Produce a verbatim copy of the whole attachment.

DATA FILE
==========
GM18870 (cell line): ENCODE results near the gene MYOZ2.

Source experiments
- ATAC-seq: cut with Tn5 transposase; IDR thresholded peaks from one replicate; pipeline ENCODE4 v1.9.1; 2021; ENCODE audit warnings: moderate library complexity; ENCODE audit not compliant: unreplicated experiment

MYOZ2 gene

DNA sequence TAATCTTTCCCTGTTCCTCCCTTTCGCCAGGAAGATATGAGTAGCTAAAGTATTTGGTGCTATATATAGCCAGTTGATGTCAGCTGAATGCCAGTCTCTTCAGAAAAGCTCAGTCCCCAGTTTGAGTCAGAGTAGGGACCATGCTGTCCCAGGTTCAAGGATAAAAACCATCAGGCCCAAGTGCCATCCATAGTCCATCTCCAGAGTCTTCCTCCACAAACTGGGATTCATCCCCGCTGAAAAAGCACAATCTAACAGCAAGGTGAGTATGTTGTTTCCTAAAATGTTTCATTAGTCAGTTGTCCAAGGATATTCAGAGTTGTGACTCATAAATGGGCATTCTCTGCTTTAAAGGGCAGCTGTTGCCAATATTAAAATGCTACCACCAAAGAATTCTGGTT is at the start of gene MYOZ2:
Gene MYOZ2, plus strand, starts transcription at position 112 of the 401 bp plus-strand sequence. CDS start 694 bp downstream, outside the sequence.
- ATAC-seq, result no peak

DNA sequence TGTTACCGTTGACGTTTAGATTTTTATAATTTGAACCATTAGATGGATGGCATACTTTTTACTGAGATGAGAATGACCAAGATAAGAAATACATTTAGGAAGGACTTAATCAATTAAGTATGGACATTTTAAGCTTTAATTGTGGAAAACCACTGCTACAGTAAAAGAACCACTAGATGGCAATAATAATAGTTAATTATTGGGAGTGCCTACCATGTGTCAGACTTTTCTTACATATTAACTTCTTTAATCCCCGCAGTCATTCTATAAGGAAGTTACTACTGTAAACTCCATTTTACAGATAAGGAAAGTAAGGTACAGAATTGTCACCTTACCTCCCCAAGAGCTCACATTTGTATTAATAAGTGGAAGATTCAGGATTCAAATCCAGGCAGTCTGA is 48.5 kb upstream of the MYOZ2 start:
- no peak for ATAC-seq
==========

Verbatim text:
GM18870 (cell line): ENCODE results near the gene MYOZ2.

Source experiments
- ATAC-seq: cut with Tn5 transposase; IDR thresholded peaks from one replicate; pipeline ENCODE4 v1.9.1; 2021; ENCODE audit warnings: moderate library complexity; ENCODE audit not compliant: unreplicated experiment

MYOZ2 gene

DNA sequence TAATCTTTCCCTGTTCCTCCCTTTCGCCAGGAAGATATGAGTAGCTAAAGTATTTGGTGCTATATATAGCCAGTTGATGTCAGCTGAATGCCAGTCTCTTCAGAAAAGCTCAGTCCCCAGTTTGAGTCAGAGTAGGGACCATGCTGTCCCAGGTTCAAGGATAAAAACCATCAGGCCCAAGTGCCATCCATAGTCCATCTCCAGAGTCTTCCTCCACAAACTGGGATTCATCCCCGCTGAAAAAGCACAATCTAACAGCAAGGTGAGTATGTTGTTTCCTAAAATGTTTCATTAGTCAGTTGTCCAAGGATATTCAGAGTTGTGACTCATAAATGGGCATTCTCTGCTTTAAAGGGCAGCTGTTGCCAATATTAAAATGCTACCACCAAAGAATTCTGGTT is at the start of gene MYOZ2:
Gene MYOZ2, plus strand, starts transcription at position 112 of the 401 bp plus-strand sequence. CDS start 694 bp downstream, outside the sequence.
- ATAC-seq, result no peak

DNA sequence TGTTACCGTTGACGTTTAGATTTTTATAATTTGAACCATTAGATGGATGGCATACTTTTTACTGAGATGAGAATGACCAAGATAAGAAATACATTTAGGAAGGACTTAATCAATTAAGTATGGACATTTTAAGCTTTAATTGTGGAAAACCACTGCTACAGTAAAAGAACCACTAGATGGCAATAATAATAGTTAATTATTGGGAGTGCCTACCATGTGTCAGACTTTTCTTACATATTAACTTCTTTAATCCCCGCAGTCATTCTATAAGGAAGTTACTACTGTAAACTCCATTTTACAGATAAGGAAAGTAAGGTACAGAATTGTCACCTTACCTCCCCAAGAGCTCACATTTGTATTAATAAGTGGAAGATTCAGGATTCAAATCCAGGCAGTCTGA is 48.5 kb upstream of the MYOZ2 start:
- no peak for ATAC-seq